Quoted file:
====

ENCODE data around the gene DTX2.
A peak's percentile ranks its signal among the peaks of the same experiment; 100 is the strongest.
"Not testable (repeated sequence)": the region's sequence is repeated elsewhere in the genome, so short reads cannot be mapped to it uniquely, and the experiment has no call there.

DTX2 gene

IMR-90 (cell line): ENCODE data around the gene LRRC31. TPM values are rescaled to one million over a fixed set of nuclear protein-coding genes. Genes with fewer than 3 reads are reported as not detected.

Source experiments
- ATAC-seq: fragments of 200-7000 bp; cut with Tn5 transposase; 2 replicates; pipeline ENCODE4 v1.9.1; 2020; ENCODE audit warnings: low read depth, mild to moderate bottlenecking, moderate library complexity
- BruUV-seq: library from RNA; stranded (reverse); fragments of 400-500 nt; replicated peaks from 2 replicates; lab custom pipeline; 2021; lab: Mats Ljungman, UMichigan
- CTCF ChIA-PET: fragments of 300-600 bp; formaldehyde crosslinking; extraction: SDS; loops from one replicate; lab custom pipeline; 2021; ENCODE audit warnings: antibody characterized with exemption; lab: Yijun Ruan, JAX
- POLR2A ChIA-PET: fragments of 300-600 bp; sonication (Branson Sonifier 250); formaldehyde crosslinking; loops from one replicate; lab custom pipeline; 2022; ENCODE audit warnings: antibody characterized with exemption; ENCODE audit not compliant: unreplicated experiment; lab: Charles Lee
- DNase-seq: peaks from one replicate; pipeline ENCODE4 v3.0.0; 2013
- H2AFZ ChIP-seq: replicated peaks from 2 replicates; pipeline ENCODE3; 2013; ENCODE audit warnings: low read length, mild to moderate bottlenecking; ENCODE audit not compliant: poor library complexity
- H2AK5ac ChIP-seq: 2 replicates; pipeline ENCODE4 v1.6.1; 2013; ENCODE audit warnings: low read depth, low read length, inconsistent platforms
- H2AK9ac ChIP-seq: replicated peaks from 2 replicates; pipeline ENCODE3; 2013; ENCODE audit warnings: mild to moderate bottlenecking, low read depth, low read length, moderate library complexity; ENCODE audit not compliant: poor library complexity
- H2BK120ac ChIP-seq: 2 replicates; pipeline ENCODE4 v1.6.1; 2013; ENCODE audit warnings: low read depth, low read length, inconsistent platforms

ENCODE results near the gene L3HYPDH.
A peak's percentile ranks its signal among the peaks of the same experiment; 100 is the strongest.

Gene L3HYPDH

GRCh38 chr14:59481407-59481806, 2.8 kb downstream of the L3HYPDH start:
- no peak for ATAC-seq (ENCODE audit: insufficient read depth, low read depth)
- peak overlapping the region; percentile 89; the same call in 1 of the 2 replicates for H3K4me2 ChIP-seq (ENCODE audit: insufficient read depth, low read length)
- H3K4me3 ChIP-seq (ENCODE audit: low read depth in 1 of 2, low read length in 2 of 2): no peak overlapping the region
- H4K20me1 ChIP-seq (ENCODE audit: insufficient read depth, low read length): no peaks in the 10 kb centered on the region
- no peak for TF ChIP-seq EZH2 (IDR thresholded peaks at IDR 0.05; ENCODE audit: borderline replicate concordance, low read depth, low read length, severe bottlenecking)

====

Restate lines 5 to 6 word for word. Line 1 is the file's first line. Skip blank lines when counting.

IMR-90 (cell line): ENCODE data around the gene LRRC31. TPM values are rescaled to one million over a fixed set of nuclear protein-coding genes. Genes with fewer than 3 reads are reported as not detected.

Source experiments